But, with the onset of Norway's 21st licensing round, the Barents Sea remains an area of high exploration interest for the oil and gas industry. With interest particularly strong to the west of the Loppa High, 3D multi-client data acquired by Norway's Ministry of Petroleum and Energy (MP&I) in 2008 indicates flat spots within Triassic rock-structures that are believed to be gas hydrates.

The GANS project is working to define and quantify gas hydrates and associated seepage systems in Norwegian territorial waters and in the Barents Sea, with a particular focus on resource potential. Findings produced by GANS in March, based on results from Integrated Ocean Drilling Program 1 (IODP1), indicated that the distribution of gas hydrates might be much more complex than previously assumed.

The project, which is part-funded by Norwegian Geological Survey, the Norwegian Geotechnical Institute, the SINTEF Petroleum Research Institute, the Norwegian Deepwater Programme (NDP), FUGRO, TGS NOPEC and Petroleum GeoSystems, is taking the long-term view on gas hydrates as a potential viable future resource. "We are only at the beginning of understanding how hydrates interact with various types of sediments, how they may shape the seabed and influence the seabed stability, and how they may be utilised in the future as a potential resource," said the GANS' project mission statement.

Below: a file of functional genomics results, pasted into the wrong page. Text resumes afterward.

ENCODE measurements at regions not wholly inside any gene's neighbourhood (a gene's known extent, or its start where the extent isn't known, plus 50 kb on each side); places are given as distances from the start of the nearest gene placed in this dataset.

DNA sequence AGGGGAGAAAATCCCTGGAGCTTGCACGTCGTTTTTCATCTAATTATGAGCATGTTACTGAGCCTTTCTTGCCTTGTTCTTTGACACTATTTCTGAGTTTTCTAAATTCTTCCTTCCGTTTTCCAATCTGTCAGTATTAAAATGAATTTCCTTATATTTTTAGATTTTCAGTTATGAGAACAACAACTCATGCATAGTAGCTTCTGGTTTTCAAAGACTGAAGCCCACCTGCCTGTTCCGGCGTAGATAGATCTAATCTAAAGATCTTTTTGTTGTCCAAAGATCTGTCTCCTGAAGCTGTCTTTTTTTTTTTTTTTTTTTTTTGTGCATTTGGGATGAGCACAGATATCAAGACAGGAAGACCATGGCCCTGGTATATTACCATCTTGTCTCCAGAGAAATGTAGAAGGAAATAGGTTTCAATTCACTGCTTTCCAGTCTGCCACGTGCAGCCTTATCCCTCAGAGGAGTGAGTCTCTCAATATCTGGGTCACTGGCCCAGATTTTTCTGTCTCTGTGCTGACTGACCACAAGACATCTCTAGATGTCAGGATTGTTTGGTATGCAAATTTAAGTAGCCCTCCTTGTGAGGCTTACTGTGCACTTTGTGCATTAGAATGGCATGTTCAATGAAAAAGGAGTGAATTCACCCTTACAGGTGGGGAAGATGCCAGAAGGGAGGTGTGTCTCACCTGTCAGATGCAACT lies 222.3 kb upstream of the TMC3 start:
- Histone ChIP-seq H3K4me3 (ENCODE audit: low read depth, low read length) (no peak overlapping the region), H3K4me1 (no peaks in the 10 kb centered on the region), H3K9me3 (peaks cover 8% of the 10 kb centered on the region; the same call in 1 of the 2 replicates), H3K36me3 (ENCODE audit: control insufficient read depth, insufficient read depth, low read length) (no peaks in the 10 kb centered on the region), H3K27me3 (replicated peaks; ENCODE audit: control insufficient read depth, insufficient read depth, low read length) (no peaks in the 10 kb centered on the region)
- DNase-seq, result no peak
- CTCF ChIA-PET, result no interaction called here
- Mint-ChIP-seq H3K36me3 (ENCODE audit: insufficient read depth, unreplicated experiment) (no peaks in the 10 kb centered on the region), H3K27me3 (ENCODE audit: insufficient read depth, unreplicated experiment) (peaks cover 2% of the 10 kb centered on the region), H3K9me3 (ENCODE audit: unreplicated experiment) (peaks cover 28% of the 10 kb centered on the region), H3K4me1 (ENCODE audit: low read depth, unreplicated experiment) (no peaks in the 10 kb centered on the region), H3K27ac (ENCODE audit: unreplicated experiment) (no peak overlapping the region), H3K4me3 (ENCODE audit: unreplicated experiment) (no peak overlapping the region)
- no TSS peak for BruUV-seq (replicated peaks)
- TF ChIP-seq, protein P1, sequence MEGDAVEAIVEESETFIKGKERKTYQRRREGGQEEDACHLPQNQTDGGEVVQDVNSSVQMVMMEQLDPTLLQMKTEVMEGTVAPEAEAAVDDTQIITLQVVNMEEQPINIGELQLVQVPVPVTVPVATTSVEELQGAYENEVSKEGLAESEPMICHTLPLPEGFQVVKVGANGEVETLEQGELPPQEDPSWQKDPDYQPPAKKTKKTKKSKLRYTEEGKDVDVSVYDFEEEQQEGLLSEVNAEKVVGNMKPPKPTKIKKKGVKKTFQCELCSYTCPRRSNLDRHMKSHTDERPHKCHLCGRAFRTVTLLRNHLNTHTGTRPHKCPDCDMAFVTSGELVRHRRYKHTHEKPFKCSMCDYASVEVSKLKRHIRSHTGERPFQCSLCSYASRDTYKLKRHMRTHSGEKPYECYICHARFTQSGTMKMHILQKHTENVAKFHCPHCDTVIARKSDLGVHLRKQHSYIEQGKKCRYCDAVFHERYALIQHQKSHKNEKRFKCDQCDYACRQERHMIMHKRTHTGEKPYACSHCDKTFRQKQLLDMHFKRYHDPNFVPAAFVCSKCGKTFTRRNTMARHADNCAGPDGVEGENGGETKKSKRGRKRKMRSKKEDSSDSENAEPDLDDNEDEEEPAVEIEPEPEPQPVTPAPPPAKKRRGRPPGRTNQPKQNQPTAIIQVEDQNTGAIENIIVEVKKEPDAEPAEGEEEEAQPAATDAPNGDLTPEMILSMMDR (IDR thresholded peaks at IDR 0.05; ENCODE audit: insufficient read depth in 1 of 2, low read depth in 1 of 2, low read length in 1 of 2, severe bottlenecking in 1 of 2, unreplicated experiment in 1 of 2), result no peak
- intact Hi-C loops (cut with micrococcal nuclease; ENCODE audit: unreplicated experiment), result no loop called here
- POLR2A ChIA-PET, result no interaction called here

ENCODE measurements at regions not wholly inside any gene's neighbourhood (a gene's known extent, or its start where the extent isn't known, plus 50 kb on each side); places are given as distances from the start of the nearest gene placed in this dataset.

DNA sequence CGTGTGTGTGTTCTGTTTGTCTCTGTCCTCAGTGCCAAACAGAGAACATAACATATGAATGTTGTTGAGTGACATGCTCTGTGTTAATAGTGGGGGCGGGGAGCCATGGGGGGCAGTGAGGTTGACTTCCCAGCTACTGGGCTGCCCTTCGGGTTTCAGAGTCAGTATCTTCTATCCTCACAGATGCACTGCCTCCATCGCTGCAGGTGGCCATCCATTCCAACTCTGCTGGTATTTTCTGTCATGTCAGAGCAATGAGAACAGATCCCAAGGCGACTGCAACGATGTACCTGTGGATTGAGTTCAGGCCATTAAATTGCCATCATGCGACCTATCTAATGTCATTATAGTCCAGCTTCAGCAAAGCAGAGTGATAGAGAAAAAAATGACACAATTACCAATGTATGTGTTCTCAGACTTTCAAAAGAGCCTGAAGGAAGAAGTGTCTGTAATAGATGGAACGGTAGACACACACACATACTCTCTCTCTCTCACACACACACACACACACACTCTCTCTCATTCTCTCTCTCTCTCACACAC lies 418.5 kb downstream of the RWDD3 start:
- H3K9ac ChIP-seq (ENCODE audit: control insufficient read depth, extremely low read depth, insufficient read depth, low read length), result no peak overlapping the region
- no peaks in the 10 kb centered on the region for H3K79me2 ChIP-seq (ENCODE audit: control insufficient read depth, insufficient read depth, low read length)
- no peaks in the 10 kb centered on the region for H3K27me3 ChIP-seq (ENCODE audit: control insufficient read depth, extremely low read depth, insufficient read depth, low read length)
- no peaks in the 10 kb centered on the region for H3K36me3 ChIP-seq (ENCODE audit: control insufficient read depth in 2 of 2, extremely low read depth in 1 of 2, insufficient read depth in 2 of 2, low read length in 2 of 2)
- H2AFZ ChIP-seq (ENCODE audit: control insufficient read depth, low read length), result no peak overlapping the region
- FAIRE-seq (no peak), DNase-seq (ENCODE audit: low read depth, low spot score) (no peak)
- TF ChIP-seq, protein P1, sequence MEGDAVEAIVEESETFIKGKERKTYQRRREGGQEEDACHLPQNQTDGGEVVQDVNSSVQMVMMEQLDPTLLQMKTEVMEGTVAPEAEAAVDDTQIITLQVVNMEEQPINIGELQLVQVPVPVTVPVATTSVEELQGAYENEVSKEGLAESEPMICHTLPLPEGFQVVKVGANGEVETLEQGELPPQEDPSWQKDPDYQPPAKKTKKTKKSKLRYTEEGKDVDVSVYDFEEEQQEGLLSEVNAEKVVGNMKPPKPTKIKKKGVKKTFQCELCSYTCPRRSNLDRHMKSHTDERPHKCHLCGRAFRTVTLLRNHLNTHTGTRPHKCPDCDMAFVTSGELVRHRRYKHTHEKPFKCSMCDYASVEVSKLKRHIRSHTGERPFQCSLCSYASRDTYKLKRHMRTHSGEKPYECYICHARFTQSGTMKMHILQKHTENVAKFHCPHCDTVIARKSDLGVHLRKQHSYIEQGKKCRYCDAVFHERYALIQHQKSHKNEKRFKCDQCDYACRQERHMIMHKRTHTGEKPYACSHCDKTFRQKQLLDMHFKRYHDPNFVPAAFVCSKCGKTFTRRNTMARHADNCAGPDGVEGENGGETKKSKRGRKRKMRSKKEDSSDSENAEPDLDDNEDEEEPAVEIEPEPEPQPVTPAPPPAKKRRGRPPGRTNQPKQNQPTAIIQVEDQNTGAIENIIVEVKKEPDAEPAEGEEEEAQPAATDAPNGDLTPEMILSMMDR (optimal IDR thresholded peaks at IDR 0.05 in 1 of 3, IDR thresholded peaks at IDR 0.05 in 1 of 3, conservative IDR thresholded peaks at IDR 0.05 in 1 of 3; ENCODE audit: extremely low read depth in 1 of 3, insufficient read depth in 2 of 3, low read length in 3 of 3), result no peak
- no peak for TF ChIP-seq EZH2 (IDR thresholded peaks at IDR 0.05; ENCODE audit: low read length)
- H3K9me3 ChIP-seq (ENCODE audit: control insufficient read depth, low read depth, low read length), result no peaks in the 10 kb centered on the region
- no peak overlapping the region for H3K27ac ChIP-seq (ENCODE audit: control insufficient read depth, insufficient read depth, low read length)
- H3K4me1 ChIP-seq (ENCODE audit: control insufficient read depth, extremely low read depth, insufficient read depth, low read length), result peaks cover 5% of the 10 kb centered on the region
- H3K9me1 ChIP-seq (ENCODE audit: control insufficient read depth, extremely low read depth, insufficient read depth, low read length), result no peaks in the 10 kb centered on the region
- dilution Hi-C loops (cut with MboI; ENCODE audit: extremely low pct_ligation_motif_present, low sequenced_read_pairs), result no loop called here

GANS believes in the potential commercialisation of gas hydrates in the Barents Sea and other waters off northern Norway but acknowledges the major challenges that lie ahead, said Haflidi Haflidason, GANS' project leader. "We must continue to learn about gas hydrates, but as regards their use as a future energy resource in Norway or regionally, this is very far into the future. It is very difficult to predict," Haflidason said.
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Author:Rowe, Mark; O'Dwyer, Gerard
Publication:International News
Date:May 1, 2010